Member Lines have a zero discharge policy for trash, with crewfollowing strict waste management plans and comprehensivetraining programs that drive the safe and hygienic collection,minimization separation, and processing of wastes onboard andoffloads to approved shoreside waste vendors.

Member Lines also promote recycling and waste minimizationby passengers and crew through announcements and informa-tional videos and pamphlets, leading to 800,000 tons recycledeach year by cruise lines and the average cruise passenger pro-ducing upwards of 70 percent less garbage.

Air Quality ProtectionOver the last decade, the cruise industry has invested signifi-cantly in new technologies that help reduce air emissions,including:• Exhaust gas scrubbers• Diesel electric engines and more efficient engines• Alternative fuel• Shore-based power to shut off engines when docked• Variable ship speeds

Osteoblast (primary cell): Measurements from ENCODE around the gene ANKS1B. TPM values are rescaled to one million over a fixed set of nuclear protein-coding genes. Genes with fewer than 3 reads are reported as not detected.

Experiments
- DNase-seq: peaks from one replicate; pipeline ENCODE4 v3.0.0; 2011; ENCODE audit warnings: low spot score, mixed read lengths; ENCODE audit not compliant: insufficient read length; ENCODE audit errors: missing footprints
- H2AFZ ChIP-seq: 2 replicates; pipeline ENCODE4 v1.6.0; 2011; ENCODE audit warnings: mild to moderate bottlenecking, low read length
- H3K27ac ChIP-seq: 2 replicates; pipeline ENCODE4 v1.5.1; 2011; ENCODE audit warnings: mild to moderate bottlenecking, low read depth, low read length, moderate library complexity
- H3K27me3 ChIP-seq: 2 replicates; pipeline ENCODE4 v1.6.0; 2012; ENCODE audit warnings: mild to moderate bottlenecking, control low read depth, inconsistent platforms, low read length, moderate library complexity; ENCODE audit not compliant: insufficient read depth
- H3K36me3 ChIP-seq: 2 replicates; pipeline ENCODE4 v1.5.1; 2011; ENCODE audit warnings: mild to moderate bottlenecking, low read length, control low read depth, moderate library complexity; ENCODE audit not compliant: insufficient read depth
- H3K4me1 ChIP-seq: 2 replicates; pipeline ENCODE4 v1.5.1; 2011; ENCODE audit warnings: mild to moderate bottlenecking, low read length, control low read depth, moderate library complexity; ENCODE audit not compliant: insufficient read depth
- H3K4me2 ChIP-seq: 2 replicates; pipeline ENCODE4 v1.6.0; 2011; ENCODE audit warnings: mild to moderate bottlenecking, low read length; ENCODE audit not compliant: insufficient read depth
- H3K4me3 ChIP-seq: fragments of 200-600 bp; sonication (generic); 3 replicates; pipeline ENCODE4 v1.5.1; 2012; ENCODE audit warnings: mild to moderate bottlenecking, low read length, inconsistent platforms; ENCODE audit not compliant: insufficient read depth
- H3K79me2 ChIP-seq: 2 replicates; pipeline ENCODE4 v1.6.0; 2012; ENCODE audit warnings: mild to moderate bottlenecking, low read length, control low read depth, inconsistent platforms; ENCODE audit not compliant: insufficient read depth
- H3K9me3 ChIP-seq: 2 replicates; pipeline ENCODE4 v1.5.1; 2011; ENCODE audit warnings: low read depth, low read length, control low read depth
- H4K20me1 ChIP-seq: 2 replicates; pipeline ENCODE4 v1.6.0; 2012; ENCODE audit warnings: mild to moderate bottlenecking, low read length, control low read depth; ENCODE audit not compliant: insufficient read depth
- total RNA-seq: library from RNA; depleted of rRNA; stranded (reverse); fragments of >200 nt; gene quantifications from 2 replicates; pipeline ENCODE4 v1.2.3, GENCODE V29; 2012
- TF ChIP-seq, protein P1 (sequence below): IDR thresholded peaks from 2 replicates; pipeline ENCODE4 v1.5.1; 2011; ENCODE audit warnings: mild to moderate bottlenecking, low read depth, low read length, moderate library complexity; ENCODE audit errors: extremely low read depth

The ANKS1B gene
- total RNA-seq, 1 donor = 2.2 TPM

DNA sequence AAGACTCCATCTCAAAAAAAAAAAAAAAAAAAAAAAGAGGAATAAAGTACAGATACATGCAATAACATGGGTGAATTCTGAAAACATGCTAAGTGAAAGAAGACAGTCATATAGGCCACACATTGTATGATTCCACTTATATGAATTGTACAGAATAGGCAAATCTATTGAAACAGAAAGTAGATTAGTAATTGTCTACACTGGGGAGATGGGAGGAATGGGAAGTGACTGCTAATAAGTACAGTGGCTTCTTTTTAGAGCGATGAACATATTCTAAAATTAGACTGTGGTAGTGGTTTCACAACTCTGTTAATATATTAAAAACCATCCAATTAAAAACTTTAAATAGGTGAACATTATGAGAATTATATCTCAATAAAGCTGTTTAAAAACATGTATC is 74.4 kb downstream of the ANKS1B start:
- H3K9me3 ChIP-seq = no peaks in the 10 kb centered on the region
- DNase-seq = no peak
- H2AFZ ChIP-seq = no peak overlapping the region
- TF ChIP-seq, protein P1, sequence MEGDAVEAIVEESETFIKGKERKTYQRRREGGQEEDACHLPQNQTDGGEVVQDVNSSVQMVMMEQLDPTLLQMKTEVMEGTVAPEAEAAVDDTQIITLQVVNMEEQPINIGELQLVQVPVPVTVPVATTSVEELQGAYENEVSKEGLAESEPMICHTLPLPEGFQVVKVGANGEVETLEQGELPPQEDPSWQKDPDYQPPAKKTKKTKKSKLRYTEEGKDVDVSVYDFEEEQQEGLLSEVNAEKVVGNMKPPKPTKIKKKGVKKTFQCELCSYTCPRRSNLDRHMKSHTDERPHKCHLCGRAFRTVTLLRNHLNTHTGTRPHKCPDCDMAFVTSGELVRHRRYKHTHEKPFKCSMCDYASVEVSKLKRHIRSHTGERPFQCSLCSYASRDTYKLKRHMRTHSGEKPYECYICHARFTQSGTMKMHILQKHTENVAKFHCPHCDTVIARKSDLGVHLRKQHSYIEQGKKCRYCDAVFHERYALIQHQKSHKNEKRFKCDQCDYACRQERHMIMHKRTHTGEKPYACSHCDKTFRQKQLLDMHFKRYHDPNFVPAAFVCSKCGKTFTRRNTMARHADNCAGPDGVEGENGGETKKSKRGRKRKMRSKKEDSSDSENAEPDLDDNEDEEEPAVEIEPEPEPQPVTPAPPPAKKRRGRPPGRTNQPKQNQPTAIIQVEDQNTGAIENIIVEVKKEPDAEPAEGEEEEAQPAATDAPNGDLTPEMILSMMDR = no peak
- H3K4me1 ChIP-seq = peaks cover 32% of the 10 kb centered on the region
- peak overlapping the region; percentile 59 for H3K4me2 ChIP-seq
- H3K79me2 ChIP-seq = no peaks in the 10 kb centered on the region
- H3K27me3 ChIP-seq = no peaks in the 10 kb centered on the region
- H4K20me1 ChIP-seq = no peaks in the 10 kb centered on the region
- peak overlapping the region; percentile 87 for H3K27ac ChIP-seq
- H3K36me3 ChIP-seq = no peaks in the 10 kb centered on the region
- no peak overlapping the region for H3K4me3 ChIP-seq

Improving Fuel Efficiency and Lowering Energy ConsumptionBetter fuel efficiency represents a win-win for cruise lines, withlower costs and environmental impact. Member Lines haveextensively invested in developments to improve fuel efficiency,along with retiring older ships from the fleet, meaning a reduction

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in air emissions. Lines have also lowered energy consumption byusing heat exchangers that recycle hot water to heat passengercabins, installing special window tinting to keep passagewayscooler while using less air conditioning, and switching to low-energy LED lights, with lighting on newer ships accounting foronly about 10 percent of power consumed—an improvement ofnearly 20 percent. Other initiatives include:• Ecological hull coatings, with new paints and varnishes

estimated to reduce fuel consumption by as much as five percent• Propulsion and hull design optimization• Solar panels that provide emission-free energy available on